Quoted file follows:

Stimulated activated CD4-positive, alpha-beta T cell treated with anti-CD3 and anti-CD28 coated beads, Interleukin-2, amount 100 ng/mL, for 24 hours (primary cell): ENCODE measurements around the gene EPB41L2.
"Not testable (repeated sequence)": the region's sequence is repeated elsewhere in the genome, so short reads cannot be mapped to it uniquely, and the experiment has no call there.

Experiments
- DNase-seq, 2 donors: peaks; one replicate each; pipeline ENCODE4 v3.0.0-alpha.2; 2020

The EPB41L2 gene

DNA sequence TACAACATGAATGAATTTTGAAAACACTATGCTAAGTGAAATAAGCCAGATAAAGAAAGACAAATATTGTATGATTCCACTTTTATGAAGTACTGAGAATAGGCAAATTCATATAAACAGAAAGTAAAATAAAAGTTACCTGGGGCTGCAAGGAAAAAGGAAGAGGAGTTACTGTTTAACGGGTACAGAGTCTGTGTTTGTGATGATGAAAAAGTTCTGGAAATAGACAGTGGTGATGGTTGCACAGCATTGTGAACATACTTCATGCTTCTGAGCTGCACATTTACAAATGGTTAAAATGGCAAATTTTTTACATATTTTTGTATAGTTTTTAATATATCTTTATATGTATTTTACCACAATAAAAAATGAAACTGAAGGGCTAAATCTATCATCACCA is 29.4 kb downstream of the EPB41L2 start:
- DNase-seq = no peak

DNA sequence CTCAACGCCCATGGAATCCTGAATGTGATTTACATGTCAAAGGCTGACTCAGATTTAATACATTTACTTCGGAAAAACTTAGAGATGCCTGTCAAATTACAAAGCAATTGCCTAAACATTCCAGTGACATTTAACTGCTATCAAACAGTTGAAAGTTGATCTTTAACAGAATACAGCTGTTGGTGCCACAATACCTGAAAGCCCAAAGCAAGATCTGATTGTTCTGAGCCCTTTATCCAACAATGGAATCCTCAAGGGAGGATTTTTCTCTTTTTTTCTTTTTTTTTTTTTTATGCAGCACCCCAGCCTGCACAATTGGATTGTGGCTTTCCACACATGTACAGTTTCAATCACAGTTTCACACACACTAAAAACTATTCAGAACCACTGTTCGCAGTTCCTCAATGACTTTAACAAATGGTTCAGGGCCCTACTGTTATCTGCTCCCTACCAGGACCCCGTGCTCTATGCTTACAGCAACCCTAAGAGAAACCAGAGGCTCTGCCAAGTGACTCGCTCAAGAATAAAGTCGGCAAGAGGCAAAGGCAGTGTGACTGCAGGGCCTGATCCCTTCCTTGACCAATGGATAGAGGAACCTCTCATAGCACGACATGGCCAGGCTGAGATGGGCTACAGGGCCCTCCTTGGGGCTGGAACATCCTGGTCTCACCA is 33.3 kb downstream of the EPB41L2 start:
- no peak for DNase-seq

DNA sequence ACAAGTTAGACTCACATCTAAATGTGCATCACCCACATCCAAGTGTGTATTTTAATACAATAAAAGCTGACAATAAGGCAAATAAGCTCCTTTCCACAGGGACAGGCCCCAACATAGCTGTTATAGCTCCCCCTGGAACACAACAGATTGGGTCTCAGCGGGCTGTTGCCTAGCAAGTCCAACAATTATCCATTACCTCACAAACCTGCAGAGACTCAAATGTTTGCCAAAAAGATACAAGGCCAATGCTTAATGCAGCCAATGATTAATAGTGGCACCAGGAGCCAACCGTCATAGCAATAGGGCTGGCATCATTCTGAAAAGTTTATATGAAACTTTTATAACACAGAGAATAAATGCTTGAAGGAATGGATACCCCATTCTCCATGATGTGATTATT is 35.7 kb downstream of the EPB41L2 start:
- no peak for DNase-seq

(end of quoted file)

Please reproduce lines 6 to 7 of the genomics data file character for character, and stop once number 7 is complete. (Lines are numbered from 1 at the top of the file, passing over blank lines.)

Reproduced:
DNA sequence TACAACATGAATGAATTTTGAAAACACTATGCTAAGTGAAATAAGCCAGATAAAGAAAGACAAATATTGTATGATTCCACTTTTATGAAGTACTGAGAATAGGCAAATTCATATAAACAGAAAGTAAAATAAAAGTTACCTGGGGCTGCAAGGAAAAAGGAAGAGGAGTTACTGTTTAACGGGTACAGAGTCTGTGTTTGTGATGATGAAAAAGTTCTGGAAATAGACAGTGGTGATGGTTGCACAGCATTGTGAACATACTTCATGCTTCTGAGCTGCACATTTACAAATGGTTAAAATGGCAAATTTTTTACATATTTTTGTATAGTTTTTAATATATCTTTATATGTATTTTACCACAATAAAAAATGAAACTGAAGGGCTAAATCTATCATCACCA is 29.4 kb downstream of the EPB41L2 start:
- DNase-seq = no peak